Fortunately, Ratchet's expanded arsenal helps compensate for the larger, more powerful enemies. As with most foes in the game, the Grunthors are temporarily distracted by the glittering disco ball and dance music of the Groovitron, their funky moves providing for some of the most enjoyable moments in the game thus far.
The Groovitron-inspired dances are so mesmerizing, in fact, that they help to bring balance to a device that leaves all enemies within an area vulnerable. "Everyone [in a playtest] just makes the whole room stop and watches," laughed gameplay lead Anthony "Moo" Yu. "I'm not entirely sure it's overpowered."
Still, Moo and the crew at Insomniac are taking steps to ensure that items such as the Groovitron don't make the game too easy. Extremely powerful weapons belong to a special class, combat devices, that are difficult to come by and only appear in limited quantities. "When you use them, you feel like they're more powerful, more special," explained Yu, "but you're not going to cheat your way through the game with these things."
Another addition to Ratchet's collection of weaponry is the Predator Launcher, which can lock on to multiple targets and fire numerous rockets at once--the perfect counter-measure against the Grunthor once it stops dancing and starts breathing flames in your general direction.
While hunting for more Grunthors, I ran across several Troglasaurs, the Ratchet & Clank rendition of a
Brontosaurus Apatosaurus. The mammoth beast has a series of platforms sticking out of its tail, running along the base of its spine, and even on the top of its head. While climbing the lumbering lifeform, it was hard not to think of Team Ico's Shadow of the Colossus.
Later on, the game presents the opportunity to freely soar across Sargasso without those pesky rings. This allowed me to swoop down and skim against the water, gliding through a series of long-standing rib cages, before flapping Clank's wings and flying high alongside Pterodactyls, which provided a sweeping view of the level's impressive draw distance.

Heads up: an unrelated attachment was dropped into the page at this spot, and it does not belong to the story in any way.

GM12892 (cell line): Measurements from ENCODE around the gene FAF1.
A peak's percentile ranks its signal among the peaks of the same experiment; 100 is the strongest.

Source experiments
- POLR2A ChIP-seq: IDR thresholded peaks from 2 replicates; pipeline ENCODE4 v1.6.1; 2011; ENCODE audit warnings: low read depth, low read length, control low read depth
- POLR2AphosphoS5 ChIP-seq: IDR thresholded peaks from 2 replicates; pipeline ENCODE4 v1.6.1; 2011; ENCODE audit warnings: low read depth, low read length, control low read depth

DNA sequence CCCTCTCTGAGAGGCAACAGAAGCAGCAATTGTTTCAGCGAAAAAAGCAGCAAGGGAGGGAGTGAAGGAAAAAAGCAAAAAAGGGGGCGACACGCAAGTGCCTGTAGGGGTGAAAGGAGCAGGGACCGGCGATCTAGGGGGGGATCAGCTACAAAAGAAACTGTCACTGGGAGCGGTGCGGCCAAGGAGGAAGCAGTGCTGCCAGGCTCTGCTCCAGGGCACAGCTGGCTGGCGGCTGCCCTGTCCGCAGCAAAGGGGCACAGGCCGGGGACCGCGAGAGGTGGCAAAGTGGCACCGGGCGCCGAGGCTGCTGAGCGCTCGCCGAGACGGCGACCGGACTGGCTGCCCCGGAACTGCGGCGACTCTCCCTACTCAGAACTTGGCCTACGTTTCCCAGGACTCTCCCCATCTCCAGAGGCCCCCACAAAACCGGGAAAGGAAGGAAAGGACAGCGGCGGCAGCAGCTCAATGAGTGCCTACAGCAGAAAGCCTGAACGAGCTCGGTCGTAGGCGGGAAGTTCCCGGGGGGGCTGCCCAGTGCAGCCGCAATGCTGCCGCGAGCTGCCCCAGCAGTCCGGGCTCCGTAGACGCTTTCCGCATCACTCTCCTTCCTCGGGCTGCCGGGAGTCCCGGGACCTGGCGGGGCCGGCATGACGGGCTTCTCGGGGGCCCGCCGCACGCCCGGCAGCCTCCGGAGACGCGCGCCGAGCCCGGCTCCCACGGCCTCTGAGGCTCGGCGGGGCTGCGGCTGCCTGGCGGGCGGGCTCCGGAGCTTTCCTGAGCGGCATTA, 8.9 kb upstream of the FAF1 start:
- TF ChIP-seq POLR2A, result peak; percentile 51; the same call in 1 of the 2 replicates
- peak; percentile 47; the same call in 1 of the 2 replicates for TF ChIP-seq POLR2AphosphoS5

The varying shades of blue that mark the next level, an icy comet containing the IRIS Supercomputer, stand as a stark contrast to the warm greens of Sargasso. As flurries of snow alternate between violent swirls and a peaceful drift, the pirate-only doorway proves too cunning for the usual Ratchet and Clank solution of destruction. Instead, I make use of another one of Ratchet's new gadgets: the Holo-Pirate disguise.
When in use, the disguise transforms Ratchet into a tiny, adorable pirate, complete with a peg leg, a hook and the ability to mutter "arg." This then allows access through pirate-only doorways, provided that players can prove their pirate-ness by performing a jig in a rhythm-based mini-game. It's a rather simple affair, just watch and listen to the movements the other pirates, then match them when it's your turn. A few taps of left and right later, I was in.
Furthermore, the Holo-Pirate disguise adds another approach to select situations. Should a player go storming into a pirate stronghold, they would face a turret in addition to an onslaught of well-armored enemies. If a player would venture into the area while wearing the pirate disguise though, none of the enemies, who would likely be discussing their lacking medical and dental plans or the accomplishments of previous Ratchet character Sasha, would pay that much attention, that is, until one overtakes the turret and quickly decimates their forces.